‘Evan­gel­i­cal’ life change prompts judge to spare dealer jail

Macclesfield Express - - FRONT PAGE - STU­ART GREER

ADRUG dealer was al­lowed to walk free from court af­ter con­vinc­ing a judge he had turned his life around.

Thomas Brown was said to had an ‘evan­gel­i­cal’ change of heart when it came to drugs since be­ing ar­rested dur­ing a se­ries of early morn­ing raids in Mac­cles­field, and across Cheshire, Stafford­shire, Mersey­side and Manch­ester last Septem­ber.

The 30-year-old ad­mit­ted three charges of sell- ing heroin to an un­der­cover po­lice of­fi­cer dur­ing a year-long covert op­er­a­tion to aimed to clam­p­down on the sup­ply of drugs into the town.

Sen­tenc­ing Brown on Mon­day, Judge Tina Lan­dale said she was tak­ing the ‘wholly ex­cep­tional’ step of not send­ing him to jail.

In­stead she gave him a 12 month com­mu­nity or­der with su­per­vi­sion and drug re­ha­bil­i­ta­tion.

Judge Lan­dale said: “You should or­di­nar­ily be serv­ing a prison sen­tence of 30 months for your role as a street dealer of class A drugs. But this is an ex­cep- tional case. You have showed con­tin­ued mo­ti­va­tion to change your life. If you can re­main drug free then so­ci­ety will ben­e­fit.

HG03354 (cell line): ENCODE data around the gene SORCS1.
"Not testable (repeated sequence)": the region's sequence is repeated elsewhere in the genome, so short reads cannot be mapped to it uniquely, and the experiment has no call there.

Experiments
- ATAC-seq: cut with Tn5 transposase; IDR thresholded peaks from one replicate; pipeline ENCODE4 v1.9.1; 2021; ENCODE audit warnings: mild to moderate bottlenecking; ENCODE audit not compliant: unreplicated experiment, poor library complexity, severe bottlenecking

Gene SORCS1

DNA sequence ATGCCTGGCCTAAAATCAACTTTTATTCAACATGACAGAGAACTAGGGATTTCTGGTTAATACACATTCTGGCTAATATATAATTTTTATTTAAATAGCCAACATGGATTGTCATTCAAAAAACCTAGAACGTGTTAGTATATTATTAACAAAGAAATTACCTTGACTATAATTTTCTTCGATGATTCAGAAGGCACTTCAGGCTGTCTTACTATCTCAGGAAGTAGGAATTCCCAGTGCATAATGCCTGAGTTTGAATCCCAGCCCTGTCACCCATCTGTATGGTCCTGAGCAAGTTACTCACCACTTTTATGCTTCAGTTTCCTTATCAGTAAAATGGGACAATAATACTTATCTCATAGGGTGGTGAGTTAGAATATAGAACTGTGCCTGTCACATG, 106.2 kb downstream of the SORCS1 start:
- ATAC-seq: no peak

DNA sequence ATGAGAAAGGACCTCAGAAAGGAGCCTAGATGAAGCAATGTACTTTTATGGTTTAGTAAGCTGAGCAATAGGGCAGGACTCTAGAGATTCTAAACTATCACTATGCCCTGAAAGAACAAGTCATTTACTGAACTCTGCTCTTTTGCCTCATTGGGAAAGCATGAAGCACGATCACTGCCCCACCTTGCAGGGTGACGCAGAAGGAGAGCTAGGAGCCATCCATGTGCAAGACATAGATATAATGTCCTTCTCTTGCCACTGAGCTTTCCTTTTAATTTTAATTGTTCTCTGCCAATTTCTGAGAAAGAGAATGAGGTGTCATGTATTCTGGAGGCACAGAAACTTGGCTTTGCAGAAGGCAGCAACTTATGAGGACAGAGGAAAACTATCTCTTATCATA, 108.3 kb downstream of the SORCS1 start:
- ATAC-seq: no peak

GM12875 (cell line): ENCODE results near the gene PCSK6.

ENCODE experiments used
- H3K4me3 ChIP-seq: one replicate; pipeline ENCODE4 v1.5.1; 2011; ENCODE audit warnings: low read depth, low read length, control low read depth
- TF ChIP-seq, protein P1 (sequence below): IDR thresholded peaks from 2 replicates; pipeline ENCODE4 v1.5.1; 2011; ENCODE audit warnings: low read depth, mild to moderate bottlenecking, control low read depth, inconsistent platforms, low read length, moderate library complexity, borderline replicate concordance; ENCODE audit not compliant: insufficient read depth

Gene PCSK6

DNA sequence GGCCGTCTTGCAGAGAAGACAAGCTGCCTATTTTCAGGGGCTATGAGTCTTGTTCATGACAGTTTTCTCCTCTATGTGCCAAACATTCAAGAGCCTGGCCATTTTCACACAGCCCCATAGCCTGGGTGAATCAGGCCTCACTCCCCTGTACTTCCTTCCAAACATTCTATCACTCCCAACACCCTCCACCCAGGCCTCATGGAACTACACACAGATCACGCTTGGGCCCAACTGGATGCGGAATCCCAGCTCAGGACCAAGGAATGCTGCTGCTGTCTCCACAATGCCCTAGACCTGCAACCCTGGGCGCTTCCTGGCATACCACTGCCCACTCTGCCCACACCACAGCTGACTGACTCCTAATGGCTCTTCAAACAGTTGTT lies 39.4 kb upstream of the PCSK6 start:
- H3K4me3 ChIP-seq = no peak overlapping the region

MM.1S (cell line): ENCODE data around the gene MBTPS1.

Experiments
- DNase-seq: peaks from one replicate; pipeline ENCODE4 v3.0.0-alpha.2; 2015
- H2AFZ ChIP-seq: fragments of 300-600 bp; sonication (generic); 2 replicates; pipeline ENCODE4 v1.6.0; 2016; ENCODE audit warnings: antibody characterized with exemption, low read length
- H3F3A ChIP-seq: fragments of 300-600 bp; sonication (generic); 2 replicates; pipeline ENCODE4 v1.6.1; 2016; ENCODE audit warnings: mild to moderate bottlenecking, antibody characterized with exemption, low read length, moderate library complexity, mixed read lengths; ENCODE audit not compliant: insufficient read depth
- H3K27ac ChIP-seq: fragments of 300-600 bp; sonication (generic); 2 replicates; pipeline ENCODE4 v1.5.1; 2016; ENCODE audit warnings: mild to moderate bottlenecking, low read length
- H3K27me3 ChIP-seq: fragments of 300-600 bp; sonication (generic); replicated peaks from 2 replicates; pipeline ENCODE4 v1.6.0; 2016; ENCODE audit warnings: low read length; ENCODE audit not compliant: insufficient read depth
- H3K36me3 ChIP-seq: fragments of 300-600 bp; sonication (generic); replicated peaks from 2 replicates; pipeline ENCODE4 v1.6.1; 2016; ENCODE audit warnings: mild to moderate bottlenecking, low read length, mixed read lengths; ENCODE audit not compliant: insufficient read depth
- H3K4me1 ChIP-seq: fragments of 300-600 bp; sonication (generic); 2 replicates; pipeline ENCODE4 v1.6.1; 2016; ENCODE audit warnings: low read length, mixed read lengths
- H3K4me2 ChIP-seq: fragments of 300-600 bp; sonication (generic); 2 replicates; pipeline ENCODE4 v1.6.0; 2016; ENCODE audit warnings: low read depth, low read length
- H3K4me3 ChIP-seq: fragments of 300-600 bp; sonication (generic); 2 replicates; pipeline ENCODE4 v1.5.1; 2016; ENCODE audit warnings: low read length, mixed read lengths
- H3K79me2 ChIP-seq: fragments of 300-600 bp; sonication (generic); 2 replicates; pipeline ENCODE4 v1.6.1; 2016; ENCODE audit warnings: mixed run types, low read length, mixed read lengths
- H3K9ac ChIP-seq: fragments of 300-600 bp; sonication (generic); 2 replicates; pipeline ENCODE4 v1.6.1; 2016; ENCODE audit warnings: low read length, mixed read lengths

“If you are not us­ing you are not com­mit­ting crime. I am tak­ing this wholly ex­cep­tional step.

“The pub­lic may think I have taken a le­nient ap­proach.

“It may blow up in my face bit if it does I want to hear about it, and you will go to prison.”

The court heard that Brown was part of a gang of drug deal­ers who were bring­ing in heroin and crack co­caine from Liver- pool and Manch­ester to sell in Manch­ester.

Si­mon Parry, pros­e­cut­ing, said Brown op­er­ated a ‘graft’ phone where he would tell users when he had the lat­est batch of drugs to sell.

On Novem­ber 7 Brown sold an un­der­cover of­fi­cer two heroin wraps for £20 near the Arighi Bianchi fur­ni­ture store.

The same deal went down on July 18, by the ten­nis courts in at South Park and two more wraps were sold on July 19 at a place known lo­cally as Quiggy Park.

Brown has 33 con­vic­tions for 117 of­fences, in­clud­ing dis­hon­esty, the pro­duc­tion of cannabis and ABH.

Myles Wil­son, de­fend­ing, said Brown was sucked into us­ing and sell­ing drugs af­ter leav­ing prison in 2014.

He said: “He has done a drugs course in prison. He has be­come al­most evan­gel­i­cal about drugs and wants to be­come a men­tor for other users.

“He is a man de­ter­mined not to go back to this way of life.”

●● Thomas Brown con­vinced the judge he had turned his life around

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